The last election cycle also seemed promising for Senate Republicans. They held 50 seats, enjoyed a favorable political environment, and eyed potential pickups in three states that Trump lost narrowly in 2020. They ended up losing one seat, and they’ve been squabbling with each other ever since. Senate Republicans want to avoid a repeat. As always, candidate quality will be essential. A good candidate is likable, telegenic, fluent in the issues, quick on his feet, and appropriate to the culture of his state. To avoid a replay of 2010, 2012, and 2022, Senate Republicans not only will have to put up a presidential nominee who can win the battlegrounds of Georgia, Arizona and Wisconsin, they also will have to choose Senate candidates whose personal traits and policy preferences don’t send independents and suburbanites running for the hills. 

Consider the four races that the University of Virginia Center for Politics classifies as either “lean Republican”, or as toss-ups. The most vulnerable incumbent is Senator Joe Manchin of West Virginia, whose seat is rated “lean Republican.” The GOP hopes that the 75 year-old Manchin will announce his retirement, guaranteeing a pickup and freeing money for other contests. If Manchin does run, he faces an uphill battle, but the degree of difficulty depends on his opponent. West Virginia is no slam dunk.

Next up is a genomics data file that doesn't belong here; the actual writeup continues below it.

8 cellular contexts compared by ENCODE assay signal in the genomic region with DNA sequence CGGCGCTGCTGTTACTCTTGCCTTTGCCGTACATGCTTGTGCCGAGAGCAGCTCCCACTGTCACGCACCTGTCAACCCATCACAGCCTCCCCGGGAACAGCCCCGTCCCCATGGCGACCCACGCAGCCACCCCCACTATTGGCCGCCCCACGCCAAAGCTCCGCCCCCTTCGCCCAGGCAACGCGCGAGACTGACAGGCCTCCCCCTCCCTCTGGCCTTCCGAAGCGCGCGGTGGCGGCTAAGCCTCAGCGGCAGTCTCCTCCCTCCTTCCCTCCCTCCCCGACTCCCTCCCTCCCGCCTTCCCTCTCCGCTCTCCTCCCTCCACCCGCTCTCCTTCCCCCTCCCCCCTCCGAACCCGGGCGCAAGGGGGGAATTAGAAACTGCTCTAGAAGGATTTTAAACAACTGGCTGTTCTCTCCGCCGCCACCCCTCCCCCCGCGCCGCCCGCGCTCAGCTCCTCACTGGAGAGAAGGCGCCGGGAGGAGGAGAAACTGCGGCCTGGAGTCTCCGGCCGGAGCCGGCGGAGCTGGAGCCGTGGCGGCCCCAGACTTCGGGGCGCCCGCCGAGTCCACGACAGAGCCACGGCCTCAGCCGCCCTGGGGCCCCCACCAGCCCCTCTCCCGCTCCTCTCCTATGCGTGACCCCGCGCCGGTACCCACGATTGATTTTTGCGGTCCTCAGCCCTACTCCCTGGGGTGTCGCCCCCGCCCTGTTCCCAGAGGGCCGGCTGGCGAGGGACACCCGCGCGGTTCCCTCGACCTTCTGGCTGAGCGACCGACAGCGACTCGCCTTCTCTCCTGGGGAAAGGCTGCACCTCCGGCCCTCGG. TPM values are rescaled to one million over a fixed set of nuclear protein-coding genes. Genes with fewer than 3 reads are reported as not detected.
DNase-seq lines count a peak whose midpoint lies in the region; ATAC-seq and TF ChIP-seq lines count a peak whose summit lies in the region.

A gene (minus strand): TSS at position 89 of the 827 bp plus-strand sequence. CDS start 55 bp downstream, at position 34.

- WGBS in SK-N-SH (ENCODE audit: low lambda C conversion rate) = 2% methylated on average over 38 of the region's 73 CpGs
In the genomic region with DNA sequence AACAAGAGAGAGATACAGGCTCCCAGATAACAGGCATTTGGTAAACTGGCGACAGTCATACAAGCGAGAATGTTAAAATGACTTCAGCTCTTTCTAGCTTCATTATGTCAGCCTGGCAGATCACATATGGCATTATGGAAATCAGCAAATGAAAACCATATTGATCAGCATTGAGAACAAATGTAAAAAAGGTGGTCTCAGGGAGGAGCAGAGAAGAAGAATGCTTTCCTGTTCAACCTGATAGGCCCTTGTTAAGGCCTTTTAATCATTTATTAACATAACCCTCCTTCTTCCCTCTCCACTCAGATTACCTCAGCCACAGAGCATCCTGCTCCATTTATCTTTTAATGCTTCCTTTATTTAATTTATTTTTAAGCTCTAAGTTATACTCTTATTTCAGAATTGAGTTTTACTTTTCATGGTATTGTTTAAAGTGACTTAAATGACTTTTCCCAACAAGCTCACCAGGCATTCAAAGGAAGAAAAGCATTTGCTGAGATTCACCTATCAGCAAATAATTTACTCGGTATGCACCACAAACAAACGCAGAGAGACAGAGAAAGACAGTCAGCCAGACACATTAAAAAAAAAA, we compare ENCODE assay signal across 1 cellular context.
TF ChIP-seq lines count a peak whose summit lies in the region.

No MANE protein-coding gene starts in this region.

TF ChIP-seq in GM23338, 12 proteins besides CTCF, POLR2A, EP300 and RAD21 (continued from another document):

The new head of the National Republican Senatorial Committee, Steve Daines of Montana, has a keen interest in defeating his fellow Montanan Jon Tester. Don’t underestimate Tester, though. Behind his good ol’ boy persona is a shrewd politician who has impressed me since I first met him in 2006. Sherrod Brown of Ohio, like Manchin and Tester, is a Democrat who has thrived in a red state thanks to talent and luck. Brown’s talents include a knack for retail politics and economic nationalism that appeals to populace of all stripes and a constituent service program that is well regarded on Capitol Hill and much appreciated at home. 

Brown’s luck is his timing. All three of his senate campaigns took place in Democratic years. He draws opponents who lack personality and who carry baggage. The final toss-up, Arizona, will feature several familiar faces. The GOP doesn’t have a frontrunner. Tech executive Blake Masters, who lost to Senator Mark Kelly last year by four points, is contemplating another bid. Former news anchor Kari Lake, who lost the governor’s race to Katie Hobbs last year by less than one point, met with NRSC officials in Washington in early February. If the Arizona GOP nominates Lake or Masters or another ultra-MAGA social media personality, a chunk of the party is likely to back incumbent Kyrsten Sinema, and the Democrats would be one step closer to keeping their Senate majority. 

If Republicans are serious about winning the Senate and potentially gaining unified control of the federal government, they need to select candidates for office who appeal not only to the grassroots, but also to independent voters, and who understand that Americans want common sense answers for pressing economic and social problems, not conspiracy theories, harsh rhetoric and spite. If Republicans are serious about winning the Senate, they need to get serious about who represents their party. They’ve blown it once. They can’t afford to blow it again.